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I am a very happy man this morning.
It feels like Christmas and Santa has been good.
You see, I made a purchase this past weekend that has me very excited--I now have another computer to play with.
Now those of you who read my articles regularly or who know me personally know that I am, er, somewhat of a geek.
So you may not be very surprised that I am so excited over the purchase of a new computer.
But, that's the thing: it isn't new.
It's over 20 years old and I paid only $5 for it.
There was a huge 50-mile long yard sale this past weekend.
Not all, but many houses, churches and businesses along the route of KY Highway 52 had decided to participate.
For those who love to shop for used clothing or go antiquing, it was wonderful.
I am neither.
However, I was bored, so the kids and I were driving along the highway checking out the scene.
On a fluke, I decided to pull in to a school and see what sort of stuff they had to sell.
My heart leapt when I saw a Commodore Vic-20 computer sitting on a table.
It was in the original box, with original owner's manual and a programming guide.
Also, there was for sale a Commodore tape recorder so programs could be saved to cassette tape.
The owner told me that he wanted $5 for both the computer and the tape recorder.
What a deal!I bought it without hesitation.
Is this computer useful?Not really.
The Vic-20 had only 3.
5 KB memory capacity when it was introduced in 1981 and could only be programmed in BASIC and machine language.
Many calculators today have more processing power than this.
So it serves no useful purpose--I can't use it for my software business; I can't even use it to check email.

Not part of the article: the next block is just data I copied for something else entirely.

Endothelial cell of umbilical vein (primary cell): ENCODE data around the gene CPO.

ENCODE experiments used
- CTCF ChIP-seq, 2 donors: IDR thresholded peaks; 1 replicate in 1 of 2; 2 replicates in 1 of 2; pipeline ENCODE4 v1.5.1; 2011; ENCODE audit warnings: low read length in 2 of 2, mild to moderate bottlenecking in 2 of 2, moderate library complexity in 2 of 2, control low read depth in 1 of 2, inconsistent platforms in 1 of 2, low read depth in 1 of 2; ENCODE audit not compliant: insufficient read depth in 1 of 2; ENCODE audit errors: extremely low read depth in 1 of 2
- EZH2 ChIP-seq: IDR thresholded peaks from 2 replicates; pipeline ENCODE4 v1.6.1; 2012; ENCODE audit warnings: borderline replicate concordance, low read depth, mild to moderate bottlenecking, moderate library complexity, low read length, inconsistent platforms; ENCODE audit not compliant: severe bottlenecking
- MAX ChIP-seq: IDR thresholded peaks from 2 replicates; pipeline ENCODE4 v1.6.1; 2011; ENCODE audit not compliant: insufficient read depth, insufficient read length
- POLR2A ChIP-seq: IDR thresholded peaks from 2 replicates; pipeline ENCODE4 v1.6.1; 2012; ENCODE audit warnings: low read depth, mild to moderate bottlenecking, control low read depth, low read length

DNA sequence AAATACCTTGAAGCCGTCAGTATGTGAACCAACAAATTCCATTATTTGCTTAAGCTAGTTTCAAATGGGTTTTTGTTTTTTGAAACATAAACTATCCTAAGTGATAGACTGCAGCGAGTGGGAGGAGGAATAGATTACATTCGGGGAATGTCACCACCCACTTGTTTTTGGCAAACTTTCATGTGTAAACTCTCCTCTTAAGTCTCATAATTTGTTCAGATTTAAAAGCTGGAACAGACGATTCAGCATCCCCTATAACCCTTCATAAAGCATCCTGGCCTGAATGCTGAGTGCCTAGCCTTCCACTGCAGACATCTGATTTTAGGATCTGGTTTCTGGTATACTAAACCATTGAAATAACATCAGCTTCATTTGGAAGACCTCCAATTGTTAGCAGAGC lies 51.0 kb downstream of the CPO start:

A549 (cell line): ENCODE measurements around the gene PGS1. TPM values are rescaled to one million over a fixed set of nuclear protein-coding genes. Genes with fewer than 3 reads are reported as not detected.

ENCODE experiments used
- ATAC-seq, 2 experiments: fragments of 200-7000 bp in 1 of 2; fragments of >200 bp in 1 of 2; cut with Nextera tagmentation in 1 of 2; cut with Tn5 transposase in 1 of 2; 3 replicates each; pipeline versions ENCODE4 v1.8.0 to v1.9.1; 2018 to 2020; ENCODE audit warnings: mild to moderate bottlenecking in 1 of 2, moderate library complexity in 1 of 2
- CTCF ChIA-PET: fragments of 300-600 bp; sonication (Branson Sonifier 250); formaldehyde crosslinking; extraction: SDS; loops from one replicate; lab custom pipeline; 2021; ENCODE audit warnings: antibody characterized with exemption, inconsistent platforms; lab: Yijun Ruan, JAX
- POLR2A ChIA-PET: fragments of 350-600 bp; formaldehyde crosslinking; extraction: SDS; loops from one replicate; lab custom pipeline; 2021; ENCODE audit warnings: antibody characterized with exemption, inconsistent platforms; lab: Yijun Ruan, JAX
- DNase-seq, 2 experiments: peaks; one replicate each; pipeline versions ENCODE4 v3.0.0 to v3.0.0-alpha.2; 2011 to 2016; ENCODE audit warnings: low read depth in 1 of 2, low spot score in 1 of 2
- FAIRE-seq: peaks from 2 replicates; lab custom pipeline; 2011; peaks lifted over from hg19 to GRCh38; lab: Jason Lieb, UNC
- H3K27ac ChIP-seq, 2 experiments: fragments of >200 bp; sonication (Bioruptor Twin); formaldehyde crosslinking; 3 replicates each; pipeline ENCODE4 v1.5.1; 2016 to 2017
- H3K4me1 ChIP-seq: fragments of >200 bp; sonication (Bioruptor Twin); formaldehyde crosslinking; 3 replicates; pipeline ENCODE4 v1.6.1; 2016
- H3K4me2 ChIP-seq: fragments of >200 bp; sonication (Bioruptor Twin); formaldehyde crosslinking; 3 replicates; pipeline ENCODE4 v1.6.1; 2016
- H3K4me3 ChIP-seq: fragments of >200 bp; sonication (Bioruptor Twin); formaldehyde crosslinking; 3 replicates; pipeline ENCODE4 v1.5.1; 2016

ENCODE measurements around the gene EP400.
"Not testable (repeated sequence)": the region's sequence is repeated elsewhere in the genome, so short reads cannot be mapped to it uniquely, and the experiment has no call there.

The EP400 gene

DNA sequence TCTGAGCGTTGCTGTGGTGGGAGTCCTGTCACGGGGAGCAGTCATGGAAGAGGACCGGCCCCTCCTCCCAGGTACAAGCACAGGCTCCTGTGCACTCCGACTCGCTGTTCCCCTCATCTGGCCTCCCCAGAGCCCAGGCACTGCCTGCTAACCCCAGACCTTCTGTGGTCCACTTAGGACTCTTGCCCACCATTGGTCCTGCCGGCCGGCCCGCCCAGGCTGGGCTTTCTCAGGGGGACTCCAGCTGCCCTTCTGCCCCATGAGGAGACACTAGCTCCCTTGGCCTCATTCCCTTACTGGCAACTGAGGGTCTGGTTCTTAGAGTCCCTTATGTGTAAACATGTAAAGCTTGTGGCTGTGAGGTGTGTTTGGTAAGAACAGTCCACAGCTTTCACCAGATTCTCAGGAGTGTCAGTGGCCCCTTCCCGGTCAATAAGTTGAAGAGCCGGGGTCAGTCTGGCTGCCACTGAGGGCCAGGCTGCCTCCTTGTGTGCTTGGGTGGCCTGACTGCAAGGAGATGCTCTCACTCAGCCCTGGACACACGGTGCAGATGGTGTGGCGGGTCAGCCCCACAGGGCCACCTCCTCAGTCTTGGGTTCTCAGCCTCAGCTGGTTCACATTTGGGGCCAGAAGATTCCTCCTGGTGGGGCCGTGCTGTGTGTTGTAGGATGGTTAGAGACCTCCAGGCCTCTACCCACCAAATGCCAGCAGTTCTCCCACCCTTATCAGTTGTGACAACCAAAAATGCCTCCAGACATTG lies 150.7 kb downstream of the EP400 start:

So, why did I spend my $5 on it?That's easy to answer...
I remember with misty-eyed nostalgia the long hours of my youth spent in front of a TV screen (this was when you plugged your computer into a TV, no monitor needed), typing away on some computer program.
Many weekends I would not go to bed until the wee (very wee) hours of the morning happily hacking away.
I had a TI-99/4a computer in my youth and was hopelessly addicted to it.
A friend had a Commodore 64 computer that we would hack on, and another friend had a Vic-20.
Back in the days when Bill Gates was trying to get someone, anyone, to listen to his crazy business idea, my friends and I were busy typing away on some program that was the focal point of our lives at the time.
Of course times have changed and so have I, for the most part.
Sometimes, even today, I find the morning sun coming up to remind me that I should probably stop banging away on a keyboard and get some sleep.
It is truly a joy when one realizes that he has been blessed with the gift of his greatest hobby becoming a career.
As always, if you have any questions or suggestions for future articles, please email me at mike@MikeBryant.

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